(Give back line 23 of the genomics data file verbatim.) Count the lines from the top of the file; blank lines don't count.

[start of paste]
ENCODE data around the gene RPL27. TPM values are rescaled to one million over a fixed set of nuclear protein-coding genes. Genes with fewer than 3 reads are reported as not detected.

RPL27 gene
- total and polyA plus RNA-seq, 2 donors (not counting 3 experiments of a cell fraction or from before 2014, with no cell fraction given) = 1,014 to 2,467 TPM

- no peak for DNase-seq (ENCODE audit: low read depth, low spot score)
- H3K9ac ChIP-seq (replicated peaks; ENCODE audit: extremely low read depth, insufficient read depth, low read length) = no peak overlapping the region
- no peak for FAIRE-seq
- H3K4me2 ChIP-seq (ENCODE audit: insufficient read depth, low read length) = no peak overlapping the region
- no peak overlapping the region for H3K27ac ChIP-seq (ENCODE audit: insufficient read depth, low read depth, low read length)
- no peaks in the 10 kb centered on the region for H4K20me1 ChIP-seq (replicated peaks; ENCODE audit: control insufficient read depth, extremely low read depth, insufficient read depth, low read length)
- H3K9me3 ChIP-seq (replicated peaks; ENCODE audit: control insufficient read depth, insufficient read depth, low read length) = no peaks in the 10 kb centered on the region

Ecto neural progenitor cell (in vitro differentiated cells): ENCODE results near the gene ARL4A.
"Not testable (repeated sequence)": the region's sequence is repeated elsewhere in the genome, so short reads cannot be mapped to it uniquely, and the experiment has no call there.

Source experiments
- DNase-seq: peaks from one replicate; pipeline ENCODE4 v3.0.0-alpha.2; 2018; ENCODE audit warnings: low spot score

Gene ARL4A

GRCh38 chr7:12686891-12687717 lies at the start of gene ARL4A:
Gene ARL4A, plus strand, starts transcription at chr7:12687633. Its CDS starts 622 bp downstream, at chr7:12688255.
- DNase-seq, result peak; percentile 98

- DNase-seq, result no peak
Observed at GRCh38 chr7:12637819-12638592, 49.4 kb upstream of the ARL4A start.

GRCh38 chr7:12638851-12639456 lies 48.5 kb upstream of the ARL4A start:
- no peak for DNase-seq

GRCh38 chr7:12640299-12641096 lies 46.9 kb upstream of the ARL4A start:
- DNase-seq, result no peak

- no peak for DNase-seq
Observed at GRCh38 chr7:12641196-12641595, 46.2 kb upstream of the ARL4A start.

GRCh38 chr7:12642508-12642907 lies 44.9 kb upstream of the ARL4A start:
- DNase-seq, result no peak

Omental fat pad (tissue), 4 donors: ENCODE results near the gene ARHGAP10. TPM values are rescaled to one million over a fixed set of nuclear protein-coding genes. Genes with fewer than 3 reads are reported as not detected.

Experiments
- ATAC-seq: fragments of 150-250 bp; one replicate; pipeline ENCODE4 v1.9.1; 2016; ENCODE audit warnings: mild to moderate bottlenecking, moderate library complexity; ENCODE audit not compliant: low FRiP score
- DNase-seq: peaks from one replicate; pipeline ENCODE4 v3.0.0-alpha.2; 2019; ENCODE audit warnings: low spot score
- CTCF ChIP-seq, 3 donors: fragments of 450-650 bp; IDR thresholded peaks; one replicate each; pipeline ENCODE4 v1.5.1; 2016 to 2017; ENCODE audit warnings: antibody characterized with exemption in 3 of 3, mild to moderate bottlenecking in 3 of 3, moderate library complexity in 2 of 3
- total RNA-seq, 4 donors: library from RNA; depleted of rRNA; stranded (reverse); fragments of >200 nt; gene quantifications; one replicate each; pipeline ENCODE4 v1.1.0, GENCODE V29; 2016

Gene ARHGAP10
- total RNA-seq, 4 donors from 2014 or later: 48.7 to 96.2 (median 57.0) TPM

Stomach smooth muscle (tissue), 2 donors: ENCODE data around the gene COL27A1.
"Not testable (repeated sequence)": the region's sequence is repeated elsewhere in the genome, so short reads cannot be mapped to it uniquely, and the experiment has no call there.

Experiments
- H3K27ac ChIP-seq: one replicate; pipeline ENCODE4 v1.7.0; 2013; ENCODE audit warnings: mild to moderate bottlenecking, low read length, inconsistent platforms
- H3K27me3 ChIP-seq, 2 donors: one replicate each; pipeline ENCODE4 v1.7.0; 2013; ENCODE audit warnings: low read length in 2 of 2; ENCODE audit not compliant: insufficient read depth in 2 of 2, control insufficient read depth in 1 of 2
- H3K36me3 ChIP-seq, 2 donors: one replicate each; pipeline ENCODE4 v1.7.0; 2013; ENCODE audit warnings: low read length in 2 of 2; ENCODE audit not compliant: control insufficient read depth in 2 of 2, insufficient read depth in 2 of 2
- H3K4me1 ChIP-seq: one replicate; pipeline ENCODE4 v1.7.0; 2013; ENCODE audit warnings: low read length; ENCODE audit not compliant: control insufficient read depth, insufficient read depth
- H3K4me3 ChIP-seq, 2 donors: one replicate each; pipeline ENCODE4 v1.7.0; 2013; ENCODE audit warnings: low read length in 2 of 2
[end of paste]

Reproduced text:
GRCh38 chr7:12640299-12641096 lies 46.9 kb upstream of the ARL4A start: